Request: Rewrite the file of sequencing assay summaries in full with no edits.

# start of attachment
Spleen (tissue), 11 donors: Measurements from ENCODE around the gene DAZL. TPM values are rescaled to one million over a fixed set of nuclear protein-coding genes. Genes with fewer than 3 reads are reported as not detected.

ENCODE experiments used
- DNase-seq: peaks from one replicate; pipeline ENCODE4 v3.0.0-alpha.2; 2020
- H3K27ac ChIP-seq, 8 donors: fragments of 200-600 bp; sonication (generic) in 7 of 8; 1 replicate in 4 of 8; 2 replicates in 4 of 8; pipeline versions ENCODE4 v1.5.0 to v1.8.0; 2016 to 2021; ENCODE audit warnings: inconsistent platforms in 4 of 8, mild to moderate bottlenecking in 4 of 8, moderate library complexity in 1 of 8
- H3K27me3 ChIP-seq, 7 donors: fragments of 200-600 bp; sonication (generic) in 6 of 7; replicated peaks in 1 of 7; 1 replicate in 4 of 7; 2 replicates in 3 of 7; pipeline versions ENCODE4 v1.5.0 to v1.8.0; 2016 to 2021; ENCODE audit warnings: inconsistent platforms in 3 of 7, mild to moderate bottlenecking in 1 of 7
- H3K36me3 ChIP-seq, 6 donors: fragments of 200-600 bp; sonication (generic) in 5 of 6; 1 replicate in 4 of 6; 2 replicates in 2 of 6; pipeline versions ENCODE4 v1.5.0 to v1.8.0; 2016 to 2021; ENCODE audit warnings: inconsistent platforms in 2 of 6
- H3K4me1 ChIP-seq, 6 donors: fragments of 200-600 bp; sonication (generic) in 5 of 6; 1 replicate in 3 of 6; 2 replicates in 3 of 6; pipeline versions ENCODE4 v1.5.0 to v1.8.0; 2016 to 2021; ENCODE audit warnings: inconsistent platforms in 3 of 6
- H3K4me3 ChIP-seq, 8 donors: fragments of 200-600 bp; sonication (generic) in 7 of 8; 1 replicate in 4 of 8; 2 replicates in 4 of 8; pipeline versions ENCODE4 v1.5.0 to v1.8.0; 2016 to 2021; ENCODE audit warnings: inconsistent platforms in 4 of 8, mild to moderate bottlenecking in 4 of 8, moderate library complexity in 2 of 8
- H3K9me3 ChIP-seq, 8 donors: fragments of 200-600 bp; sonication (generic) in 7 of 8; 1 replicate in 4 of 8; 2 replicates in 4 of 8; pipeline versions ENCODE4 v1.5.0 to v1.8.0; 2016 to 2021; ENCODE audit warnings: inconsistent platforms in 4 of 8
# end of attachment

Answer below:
Spleen (tissue), 11 donors: Measurements from ENCODE around the gene DAZL. TPM values are rescaled to one million over a fixed set of nuclear protein-coding genes. Genes with fewer than 3 reads are reported as not detected.

ENCODE experiments used
- DNase-seq: peaks from one replicate; pipeline ENCODE4 v3.0.0-alpha.2; 2020
- H3K27ac ChIP-seq, 8 donors: fragments of 200-600 bp; sonication (generic) in 7 of 8; 1 replicate in 4 of 8; 2 replicates in 4 of 8; pipeline versions ENCODE4 v1.5.0 to v1.8.0; 2016 to 2021; ENCODE audit warnings: inconsistent platforms in 4 of 8, mild to moderate bottlenecking in 4 of 8, moderate library complexity in 1 of 8
- H3K27me3 ChIP-seq, 7 donors: fragments of 200-600 bp; sonication (generic) in 6 of 7; replicated peaks in 1 of 7; 1 replicate in 4 of 7; 2 replicates in 3 of 7; pipeline versions ENCODE4 v1.5.0 to v1.8.0; 2016 to 2021; ENCODE audit warnings: inconsistent platforms in 3 of 7, mild to moderate bottlenecking in 1 of 7
- H3K36me3 ChIP-seq, 6 donors: fragments of 200-600 bp; sonication (generic) in 5 of 6; 1 replicate in 4 of 6; 2 replicates in 2 of 6; pipeline versions ENCODE4 v1.5.0 to v1.8.0; 2016 to 2021; ENCODE audit warnings: inconsistent platforms in 2 of 6
- H3K4me1 ChIP-seq, 6 donors: fragments of 200-600 bp; sonication (generic) in 5 of 6; 1 replicate in 3 of 6; 2 replicates in 3 of 6; pipeline versions ENCODE4 v1.5.0 to v1.8.0; 2016 to 2021; ENCODE audit warnings: inconsistent platforms in 3 of 6
- H3K4me3 ChIP-seq, 8 donors: fragments of 200-600 bp; sonication (generic) in 7 of 8; 1 replicate in 4 of 8; 2 replicates in 4 of 8; pipeline versions ENCODE4 v1.5.0 to v1.8.0; 2016 to 2021; ENCODE audit warnings: inconsistent platforms in 4 of 8, mild to moderate bottlenecking in 4 of 8, moderate library complexity in 2 of 8
- H3K9me3 ChIP-seq, 8 donors: fragments of 200-600 bp; sonication (generic) in 7 of 8; 1 replicate in 4 of 8; 2 replicates in 4 of 8; pipeline versions ENCODE4 v1.5.0 to v1.8.0; 2016 to 2021; ENCODE audit warnings: inconsistent platforms in 4 of 8